Thursday, July 14, 2011
A Grant Recipient Story
Hi…my name is Laurie and I’m infertile. My story could be a sad one because I don’t have the happy ending yet. But I’ve chosen to not see it that way.
Still single and 37, I decided that it was long enough to wait for the husband. I moved forward with trying to have the baby. If the husband happens, great. If not, life will go on. I couldn’t accept the same attitude about a baby and becoming a mom.
My doctors knew immediately that there might be a problem trying to get pregnant, but they were very optimistic that fertility drugs would solve what nature wasn’t doing correctly in my body.
At the appointment for my first IUI, my doctor even asked me if I wanted to skip the month, because I had so many mature egg follicles. “Are you prepared for multiples?” It never occurred to me that I wouldn’t get pregnant that first time. I didn’t.
For three years, I did everything possible to get pregnant – fertility yoga, abdominal massages, acupuncture, meditation, shots, vitamins, drinking black-strap molasses and eating only “warm” foods.
Three years later – after six IUIs, six IVFs, one IVF with donor eggs and one miscarriage – I was emotionally spent. At that point, I wrote the following in my journal:
My uterus is the place where healthy, viable embryos go to die. There is no other explanation. It really is the only explanation, and honestly, it's what I have to believe or I will think that there is something more I can do, something else I can try, when really I have to believe that I've done all I can and it's time to move on.
From that point on, I began my journey in international adoption, which I have discovered can be as unpredictable as my own body. What originally started as a 12- to 15-month wait has turned into a 22- to 28-month wait.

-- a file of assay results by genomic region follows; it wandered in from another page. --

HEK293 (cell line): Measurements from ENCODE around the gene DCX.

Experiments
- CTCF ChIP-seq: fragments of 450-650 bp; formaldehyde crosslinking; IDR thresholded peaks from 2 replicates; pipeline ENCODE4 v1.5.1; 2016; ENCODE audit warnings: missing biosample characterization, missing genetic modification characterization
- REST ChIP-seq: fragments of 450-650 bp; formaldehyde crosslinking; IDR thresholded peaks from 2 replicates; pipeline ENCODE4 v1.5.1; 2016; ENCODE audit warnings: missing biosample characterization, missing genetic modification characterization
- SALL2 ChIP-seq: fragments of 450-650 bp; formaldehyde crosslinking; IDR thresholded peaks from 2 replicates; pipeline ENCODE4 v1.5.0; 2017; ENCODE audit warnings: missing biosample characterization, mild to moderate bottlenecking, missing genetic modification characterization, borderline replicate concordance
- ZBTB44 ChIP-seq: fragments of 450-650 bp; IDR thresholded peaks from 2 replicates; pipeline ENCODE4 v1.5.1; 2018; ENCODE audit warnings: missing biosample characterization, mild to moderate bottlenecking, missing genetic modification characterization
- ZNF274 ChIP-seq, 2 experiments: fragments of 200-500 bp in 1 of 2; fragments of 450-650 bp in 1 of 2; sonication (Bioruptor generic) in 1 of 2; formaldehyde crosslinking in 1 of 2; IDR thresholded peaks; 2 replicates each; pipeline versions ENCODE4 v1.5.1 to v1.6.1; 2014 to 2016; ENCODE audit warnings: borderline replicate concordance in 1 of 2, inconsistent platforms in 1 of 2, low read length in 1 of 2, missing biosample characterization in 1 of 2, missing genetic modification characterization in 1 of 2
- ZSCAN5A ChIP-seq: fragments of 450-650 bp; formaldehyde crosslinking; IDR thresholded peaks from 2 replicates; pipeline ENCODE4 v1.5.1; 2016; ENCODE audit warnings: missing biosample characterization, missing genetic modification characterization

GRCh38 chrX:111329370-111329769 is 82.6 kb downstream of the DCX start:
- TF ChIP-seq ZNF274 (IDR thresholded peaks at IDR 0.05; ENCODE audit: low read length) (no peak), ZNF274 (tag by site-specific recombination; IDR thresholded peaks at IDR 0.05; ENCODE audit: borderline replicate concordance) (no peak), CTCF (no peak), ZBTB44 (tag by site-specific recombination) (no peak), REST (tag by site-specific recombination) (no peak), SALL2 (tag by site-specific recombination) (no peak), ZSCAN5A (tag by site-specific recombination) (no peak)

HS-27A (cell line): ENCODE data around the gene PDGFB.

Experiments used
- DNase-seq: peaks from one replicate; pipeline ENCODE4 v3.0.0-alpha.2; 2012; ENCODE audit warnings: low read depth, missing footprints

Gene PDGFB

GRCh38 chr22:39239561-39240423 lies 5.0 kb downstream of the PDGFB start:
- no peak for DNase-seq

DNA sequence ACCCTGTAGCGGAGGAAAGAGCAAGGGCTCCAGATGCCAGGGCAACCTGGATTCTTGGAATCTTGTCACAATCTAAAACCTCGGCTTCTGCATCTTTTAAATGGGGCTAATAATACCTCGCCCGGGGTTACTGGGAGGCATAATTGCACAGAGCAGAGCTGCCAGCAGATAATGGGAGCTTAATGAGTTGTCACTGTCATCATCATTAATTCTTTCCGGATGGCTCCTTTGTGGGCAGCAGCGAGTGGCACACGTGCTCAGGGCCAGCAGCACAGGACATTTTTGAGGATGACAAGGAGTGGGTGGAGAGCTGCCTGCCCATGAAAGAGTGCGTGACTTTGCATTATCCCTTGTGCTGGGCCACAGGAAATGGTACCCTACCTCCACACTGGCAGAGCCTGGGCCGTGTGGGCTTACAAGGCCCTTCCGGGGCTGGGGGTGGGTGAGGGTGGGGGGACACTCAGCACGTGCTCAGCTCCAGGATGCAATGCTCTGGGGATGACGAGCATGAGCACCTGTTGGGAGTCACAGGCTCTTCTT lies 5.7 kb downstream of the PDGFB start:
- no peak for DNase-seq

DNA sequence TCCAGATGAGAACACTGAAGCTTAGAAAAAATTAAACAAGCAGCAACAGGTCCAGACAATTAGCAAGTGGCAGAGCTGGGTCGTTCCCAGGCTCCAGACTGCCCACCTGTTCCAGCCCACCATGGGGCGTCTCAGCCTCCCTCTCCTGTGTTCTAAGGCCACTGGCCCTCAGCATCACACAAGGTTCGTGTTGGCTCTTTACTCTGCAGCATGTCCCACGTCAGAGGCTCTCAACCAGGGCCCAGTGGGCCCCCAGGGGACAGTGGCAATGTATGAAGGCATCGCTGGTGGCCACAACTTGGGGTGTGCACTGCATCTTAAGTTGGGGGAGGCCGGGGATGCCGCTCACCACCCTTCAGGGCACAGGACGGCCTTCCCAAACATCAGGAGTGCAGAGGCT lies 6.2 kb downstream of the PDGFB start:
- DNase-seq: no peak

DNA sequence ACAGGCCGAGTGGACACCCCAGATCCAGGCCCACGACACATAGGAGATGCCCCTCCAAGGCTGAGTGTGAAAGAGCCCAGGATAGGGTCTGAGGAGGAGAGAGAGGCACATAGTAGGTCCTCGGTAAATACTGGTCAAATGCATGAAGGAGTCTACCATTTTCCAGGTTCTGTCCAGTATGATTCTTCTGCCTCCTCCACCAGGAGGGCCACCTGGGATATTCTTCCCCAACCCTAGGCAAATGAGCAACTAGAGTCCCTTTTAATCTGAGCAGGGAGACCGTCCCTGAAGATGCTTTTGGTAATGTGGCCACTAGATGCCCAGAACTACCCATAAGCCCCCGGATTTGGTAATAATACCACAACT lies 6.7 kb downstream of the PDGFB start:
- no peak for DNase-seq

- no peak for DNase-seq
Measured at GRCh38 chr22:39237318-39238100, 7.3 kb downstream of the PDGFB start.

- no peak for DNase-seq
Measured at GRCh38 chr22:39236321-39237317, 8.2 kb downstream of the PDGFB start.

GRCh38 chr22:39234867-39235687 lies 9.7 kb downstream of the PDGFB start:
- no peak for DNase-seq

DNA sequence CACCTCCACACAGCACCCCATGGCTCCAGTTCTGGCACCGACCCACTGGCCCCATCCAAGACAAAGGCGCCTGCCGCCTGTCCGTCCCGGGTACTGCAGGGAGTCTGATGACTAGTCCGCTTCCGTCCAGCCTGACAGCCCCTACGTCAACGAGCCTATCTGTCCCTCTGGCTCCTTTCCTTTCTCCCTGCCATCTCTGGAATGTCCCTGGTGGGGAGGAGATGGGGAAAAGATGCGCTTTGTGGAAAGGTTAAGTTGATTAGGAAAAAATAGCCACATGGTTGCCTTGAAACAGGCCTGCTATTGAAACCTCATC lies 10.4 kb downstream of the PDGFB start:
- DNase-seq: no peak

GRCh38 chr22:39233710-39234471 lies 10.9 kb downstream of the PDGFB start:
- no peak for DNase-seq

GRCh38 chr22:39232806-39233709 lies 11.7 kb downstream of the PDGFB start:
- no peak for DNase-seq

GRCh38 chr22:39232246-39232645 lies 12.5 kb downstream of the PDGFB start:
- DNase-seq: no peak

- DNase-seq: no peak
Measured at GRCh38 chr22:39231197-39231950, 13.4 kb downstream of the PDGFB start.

While I am hopeful that an adoption from Ethiopia will still work out, I cannot count on it. The instability and uncertainty in the Ethiopia process have convinced me to be more proactive in pursuing my dream to be a mom, and I have recently started the necessary steps for domestic adoption.
And so as I said at the beginning, this could be a sad story. But I choose to not look at only the things I’ve lost – the chance to carry a child – but also the things that I’ve learned and gained.
I’ve learned that I’m stronger and more stubborn than I ever thought possible. I am infertile. But I am also invincible.
I’ve learned not to take it personally when my siblings and close friends don’t ask how things are going. That perhaps because infertility and adoption are foreign concepts in my family, they don’t know what to say for comfort and support. And I’ve learned which friends are there through thick, thin and tears.
I’ve gained a circle of friends who, without this experience, I wouldn’t have met. Strong, amazing women who have been through the same struggles, who have the same fears I have.
I’ve gained patience. Tremendous patience as I waited for the next cycle of fertility drugs to start, waited the 16 days for the blood test, waited for background checks to come in and paperwork to be filed, and most importantly, as I wait for my child.
And every day, as I still think about what I’ve lost, I think more about what I have to gain, what I have waiting for me down the road.
Laurie works in the Office of Marketing Communications at Ithaca College. She loves books and baseball, and can't wait to turn her child into a Yankees fan. She is a recent recipient of a Parenthood for Me grant.
Thank you for sharing your story.
*image provided by Jeffrey Schlaefer
Posted by Parenthood for Me at 7/14/2011